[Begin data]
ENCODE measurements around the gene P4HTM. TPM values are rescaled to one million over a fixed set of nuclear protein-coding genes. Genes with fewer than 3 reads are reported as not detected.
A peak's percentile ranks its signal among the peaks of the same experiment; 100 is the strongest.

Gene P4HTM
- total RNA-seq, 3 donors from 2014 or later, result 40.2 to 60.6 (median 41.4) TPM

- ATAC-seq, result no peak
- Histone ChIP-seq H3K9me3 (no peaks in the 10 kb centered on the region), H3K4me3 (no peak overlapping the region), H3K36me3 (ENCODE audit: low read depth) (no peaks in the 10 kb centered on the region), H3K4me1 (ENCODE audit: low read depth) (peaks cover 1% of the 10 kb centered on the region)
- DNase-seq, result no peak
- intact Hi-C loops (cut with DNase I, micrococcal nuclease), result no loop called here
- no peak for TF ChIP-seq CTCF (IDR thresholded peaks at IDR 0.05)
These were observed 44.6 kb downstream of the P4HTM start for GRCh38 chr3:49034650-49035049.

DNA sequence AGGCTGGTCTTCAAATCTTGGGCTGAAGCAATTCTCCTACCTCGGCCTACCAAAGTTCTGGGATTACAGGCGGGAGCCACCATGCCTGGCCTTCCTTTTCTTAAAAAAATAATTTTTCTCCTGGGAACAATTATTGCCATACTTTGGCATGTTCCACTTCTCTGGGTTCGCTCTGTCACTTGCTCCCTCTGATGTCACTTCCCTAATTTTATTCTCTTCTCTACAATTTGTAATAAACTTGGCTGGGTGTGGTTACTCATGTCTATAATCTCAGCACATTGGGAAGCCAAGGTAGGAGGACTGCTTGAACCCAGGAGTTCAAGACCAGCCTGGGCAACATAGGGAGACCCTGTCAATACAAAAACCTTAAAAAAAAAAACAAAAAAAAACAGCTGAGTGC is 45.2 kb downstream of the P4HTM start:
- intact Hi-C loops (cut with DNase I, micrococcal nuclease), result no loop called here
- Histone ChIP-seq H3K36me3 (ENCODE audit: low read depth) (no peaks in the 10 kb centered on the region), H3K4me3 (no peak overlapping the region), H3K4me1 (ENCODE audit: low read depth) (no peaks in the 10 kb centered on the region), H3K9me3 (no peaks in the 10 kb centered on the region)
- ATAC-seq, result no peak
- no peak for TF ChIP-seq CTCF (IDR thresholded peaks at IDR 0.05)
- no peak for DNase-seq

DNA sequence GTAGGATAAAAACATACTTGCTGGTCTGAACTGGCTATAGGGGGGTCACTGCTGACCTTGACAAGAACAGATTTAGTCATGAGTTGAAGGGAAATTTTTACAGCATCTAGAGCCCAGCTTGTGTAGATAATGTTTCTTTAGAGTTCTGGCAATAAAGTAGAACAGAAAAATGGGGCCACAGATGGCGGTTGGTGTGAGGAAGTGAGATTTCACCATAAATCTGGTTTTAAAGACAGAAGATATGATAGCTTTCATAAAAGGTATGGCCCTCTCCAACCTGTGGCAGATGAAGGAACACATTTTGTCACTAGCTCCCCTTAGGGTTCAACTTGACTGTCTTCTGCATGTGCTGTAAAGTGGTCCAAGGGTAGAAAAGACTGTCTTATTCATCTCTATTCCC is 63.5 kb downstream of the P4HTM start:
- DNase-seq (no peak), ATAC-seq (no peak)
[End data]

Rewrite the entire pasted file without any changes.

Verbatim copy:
ENCODE measurements around the gene P4HTM. TPM values are rescaled to one million over a fixed set of nuclear protein-coding genes. Genes with fewer than 3 reads are reported as not detected.
A peak's percentile ranks its signal among the peaks of the same experiment; 100 is the strongest.

Gene P4HTM
- total RNA-seq, 3 donors from 2014 or later, result 40.2 to 60.6 (median 41.4) TPM

- ATAC-seq, result no peak
- Histone ChIP-seq H3K9me3 (no peaks in the 10 kb centered on the region), H3K4me3 (no peak overlapping the region), H3K36me3 (ENCODE audit: low read depth) (no peaks in the 10 kb centered on the region), H3K4me1 (ENCODE audit: low read depth) (peaks cover 1% of the 10 kb centered on the region)
- DNase-seq, result no peak
- intact Hi-C loops (cut with DNase I, micrococcal nuclease), result no loop called here
- no peak for TF ChIP-seq CTCF (IDR thresholded peaks at IDR 0.05)
These were observed 44.6 kb downstream of the P4HTM start for GRCh38 chr3:49034650-49035049.

DNA sequence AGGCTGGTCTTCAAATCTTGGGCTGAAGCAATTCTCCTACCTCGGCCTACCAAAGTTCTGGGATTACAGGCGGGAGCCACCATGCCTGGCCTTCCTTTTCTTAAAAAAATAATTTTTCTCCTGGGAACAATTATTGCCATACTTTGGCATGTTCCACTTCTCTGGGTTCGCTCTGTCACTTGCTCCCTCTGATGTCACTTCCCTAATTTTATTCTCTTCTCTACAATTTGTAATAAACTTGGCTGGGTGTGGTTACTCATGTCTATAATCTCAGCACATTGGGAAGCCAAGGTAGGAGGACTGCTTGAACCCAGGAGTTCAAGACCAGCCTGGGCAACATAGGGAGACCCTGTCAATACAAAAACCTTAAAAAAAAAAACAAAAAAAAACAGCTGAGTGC is 45.2 kb downstream of the P4HTM start:
- intact Hi-C loops (cut with DNase I, micrococcal nuclease), result no loop called here
- Histone ChIP-seq H3K36me3 (ENCODE audit: low read depth) (no peaks in the 10 kb centered on the region), H3K4me3 (no peak overlapping the region), H3K4me1 (ENCODE audit: low read depth) (no peaks in the 10 kb centered on the region), H3K9me3 (no peaks in the 10 kb centered on the region)
- ATAC-seq, result no peak
- no peak for TF ChIP-seq CTCF (IDR thresholded peaks at IDR 0.05)
- no peak for DNase-seq

DNA sequence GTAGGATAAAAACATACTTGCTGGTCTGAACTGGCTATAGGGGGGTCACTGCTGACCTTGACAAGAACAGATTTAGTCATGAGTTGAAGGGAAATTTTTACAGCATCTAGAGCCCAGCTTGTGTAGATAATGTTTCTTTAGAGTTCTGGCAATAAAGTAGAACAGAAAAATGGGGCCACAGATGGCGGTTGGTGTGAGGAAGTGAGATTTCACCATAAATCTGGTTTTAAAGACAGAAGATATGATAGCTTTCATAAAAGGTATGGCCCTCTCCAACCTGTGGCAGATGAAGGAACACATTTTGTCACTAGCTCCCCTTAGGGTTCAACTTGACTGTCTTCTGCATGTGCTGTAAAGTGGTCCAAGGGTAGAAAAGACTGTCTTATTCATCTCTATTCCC is 63.5 kb downstream of the P4HTM start:
- DNase-seq (no peak), ATAC-seq (no peak)